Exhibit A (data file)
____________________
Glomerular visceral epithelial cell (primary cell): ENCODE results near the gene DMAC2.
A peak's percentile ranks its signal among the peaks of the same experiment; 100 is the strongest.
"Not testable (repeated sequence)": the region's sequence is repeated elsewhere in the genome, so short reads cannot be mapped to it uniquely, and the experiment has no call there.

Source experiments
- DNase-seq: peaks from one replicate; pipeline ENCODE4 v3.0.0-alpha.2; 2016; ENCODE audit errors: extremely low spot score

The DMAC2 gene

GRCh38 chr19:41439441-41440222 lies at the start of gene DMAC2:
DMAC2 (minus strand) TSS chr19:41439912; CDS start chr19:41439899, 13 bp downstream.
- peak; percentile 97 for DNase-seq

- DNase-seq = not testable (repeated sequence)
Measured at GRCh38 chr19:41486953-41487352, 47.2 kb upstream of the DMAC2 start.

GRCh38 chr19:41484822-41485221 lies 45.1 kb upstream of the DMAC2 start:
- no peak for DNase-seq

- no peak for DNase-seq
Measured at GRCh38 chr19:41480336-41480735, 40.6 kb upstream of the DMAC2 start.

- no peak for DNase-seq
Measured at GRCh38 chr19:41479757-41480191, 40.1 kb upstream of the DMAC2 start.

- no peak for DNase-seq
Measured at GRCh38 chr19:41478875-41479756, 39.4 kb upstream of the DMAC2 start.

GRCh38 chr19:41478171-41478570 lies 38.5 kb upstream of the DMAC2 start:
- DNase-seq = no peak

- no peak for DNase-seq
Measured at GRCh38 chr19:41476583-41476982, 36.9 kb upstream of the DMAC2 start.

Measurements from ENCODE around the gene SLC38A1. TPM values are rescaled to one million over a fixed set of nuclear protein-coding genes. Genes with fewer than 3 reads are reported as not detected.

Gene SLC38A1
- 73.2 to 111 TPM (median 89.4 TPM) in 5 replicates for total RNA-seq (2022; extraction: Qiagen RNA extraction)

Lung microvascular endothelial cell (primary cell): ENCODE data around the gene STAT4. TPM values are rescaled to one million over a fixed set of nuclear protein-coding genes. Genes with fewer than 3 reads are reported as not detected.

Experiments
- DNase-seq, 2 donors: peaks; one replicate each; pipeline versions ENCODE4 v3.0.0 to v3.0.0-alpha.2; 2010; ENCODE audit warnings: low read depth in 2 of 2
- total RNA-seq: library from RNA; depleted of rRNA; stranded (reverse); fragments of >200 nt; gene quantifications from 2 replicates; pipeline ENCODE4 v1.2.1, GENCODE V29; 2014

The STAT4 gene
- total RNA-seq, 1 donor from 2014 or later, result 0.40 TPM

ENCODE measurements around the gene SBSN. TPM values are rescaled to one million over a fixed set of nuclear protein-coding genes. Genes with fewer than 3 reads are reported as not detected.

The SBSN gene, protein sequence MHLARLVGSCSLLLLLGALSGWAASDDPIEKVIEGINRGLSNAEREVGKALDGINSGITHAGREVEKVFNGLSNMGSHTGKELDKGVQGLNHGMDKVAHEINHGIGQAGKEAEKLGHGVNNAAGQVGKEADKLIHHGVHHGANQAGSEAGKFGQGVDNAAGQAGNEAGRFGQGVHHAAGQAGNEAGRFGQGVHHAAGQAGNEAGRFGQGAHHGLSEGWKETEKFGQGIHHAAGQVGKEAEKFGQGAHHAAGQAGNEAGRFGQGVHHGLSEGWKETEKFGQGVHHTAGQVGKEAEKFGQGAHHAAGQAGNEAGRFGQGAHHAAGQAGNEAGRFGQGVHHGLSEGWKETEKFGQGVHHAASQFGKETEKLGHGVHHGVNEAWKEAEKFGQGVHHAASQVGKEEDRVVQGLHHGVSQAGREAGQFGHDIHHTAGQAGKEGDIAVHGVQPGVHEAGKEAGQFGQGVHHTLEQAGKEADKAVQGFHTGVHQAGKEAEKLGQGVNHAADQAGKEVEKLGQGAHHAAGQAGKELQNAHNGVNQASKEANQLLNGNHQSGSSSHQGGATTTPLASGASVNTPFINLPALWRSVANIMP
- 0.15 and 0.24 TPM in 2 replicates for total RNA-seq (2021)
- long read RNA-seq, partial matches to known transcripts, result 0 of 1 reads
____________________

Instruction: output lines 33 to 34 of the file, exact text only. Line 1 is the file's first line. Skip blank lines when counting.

ENCODE measurements around the gene SBSN. TPM values are rescaled to one million over a fixed set of nuclear protein-coding genes. Genes with fewer than 3 reads are reported as not detected.

The SBSN gene, protein sequence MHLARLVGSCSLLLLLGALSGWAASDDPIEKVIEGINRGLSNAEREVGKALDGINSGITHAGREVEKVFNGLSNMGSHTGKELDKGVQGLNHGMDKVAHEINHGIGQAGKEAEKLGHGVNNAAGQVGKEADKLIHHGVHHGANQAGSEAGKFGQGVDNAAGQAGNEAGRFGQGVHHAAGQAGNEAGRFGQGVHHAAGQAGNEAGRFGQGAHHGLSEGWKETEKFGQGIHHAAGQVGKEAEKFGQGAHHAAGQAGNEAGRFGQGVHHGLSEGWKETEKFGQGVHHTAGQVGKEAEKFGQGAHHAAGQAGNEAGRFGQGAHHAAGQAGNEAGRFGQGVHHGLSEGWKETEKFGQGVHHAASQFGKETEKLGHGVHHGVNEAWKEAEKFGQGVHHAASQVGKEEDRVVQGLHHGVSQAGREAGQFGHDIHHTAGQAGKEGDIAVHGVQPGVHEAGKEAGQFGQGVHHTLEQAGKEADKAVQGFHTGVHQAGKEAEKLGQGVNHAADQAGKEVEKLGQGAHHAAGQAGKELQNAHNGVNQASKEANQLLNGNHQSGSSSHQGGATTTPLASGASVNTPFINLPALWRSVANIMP